Fruit, vegetable safety during the holidays
GLENN ELLIS | 12/11/2018, 1:04 p.m.
Strategies for Well-Being
Contaminated food is an extremely common problem. The Center for Disease Control estimates that germs in food make 48 million Americans sick every year – that’s 1 out of 6 people. About 128,000 are made sick enough to be hospitalized, and 3,000 die.
Year to date, there have been 22 outbreaks investigated by the CDC, including the dangerous E. coli outbreak currently linked to romaine lettuce. It’s the highest number of total investigations compared to the past 12 years.
The FDA and the CDC have cautioned people not to eat romaine lettuce while they investigate the outbreak. It’s very similar to an outbreak of E. coli that killed one person and made at least 25 people ill last year that was traced to leafy green vegetables but not to romaine lettuce specifically.
This is the second outbreak of E. coli linked to romaine lettuce this year. An outbreak this past spring killed five people and made 210 sick in 36 states. It was eventually traced to contaminated canal water in a farming area in Yuma, Arizona.
Although California may be the source of romaine lettuce blamed in an outbreak of E. coli infections that has made 32 people sick in 11 states and Canada, the CDC is stressing that we continue to be cautious of romaine lettuce regardless of its origin.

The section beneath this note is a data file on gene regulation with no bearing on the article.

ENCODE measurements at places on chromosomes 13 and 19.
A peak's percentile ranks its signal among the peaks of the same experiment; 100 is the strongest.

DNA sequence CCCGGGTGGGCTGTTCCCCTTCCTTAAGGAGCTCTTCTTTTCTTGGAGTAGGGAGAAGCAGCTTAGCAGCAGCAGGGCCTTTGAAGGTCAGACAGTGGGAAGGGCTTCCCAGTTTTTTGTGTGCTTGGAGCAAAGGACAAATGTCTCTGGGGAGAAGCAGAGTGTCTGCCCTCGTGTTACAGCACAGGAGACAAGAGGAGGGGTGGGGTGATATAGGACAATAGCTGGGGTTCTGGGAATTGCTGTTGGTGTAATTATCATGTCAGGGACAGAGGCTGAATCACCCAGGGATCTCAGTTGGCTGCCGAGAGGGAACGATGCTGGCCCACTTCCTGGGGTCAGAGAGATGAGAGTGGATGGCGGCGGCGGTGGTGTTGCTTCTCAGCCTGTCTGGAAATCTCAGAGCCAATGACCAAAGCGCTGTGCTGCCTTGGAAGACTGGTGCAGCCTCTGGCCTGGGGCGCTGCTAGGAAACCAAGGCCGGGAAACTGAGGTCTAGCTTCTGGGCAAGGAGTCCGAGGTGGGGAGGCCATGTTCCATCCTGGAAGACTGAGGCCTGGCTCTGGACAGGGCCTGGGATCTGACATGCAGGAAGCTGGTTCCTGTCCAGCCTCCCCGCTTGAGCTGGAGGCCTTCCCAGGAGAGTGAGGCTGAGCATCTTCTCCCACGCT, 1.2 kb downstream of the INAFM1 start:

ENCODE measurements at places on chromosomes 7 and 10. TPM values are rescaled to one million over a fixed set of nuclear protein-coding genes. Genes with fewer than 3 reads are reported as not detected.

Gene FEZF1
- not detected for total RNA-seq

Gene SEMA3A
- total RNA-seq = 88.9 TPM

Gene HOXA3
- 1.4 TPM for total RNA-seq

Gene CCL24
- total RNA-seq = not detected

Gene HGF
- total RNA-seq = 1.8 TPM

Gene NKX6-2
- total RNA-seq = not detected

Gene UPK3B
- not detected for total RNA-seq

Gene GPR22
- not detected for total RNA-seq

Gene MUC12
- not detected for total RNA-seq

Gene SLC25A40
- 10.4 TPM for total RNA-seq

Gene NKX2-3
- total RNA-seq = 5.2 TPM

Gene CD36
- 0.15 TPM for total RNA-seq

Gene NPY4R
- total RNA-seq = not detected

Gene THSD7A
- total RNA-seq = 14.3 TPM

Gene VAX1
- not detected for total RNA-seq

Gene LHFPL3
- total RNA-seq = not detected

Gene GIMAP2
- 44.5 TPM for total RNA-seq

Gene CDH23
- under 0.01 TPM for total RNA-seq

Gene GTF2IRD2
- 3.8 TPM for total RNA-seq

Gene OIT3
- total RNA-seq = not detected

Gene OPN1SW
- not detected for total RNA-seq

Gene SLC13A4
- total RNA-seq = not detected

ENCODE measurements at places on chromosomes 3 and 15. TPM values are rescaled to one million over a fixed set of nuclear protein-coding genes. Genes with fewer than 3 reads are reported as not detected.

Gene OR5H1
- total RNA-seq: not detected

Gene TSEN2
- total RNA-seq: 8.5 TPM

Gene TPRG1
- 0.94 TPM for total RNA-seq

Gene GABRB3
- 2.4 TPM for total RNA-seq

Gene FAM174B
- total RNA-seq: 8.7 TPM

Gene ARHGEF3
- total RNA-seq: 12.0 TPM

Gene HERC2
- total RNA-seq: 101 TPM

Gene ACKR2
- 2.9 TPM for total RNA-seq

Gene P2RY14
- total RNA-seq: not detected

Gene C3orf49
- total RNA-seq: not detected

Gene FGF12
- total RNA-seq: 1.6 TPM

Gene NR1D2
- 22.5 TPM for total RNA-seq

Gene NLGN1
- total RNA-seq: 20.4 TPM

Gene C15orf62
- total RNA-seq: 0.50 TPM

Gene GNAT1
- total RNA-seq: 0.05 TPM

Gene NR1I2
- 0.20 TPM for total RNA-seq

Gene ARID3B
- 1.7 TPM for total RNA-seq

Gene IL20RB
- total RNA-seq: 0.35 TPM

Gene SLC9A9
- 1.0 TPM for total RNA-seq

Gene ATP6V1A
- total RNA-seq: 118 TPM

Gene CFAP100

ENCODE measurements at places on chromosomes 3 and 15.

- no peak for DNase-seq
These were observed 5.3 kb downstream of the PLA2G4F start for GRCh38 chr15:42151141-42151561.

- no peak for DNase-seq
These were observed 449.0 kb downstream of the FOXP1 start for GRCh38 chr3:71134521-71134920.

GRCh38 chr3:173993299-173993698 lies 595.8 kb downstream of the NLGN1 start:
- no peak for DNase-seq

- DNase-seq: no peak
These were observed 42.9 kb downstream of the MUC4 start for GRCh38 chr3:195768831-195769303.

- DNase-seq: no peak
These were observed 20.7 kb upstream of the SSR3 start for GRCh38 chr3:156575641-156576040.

Is romaine somehow riskier than other vegetables and fruits? Not likely.
What is known is where E. coli comes from. Like so many other bacteria that contaminate food, it comes from fecal matter. Wild animals may roam through fields, or irrigation water might flow from nearby pastures or feedlots where livestock is raised. Contamination can be further spread when produce is harvested and passes through machinery to clean, trim, chop and package it. Like many other foods, romaine is often processed and repackaged before it ships out to grocery stores and restaurants.
Eating a diet with plenty of fruits and vegetables provides important health benefits, but it’s important that you select and prepare them safely.
Fruits and vegetables add nutrients to your diet that help protect you from heart disease, stroke and some cancers. In addition, choosing vegetables, fruits, nuts and other produce over high-calorie foods can help you manage your weight.
But sometimes raw fruits and vegetables contain harmful germs, such as salmonella, E. coli and listeria, that can make you and your family sick. In the United States, nearly half of foodborne illnesses are caused by germs on fresh produce.
Since fresh fruits and vegetables are not cooked, anything that is left on them after they come into contact with other things will be consumed. This includes microorganisms in organic manure and in the water used for irrigation and initial rinsing, microbes on the hands of the people who pick the produce, the containers and vehicles used to store and transport it, and droppings from birds that fly over the field.
Eating unwashed, raw fruits and vegetables increases your risk of dangerous bacterial infections, including E. coli and salmonella. If you eat fruits without properly washing, there is a higher chance of being affected by various disease-causing microorganisms, which could be causes of food poisoning.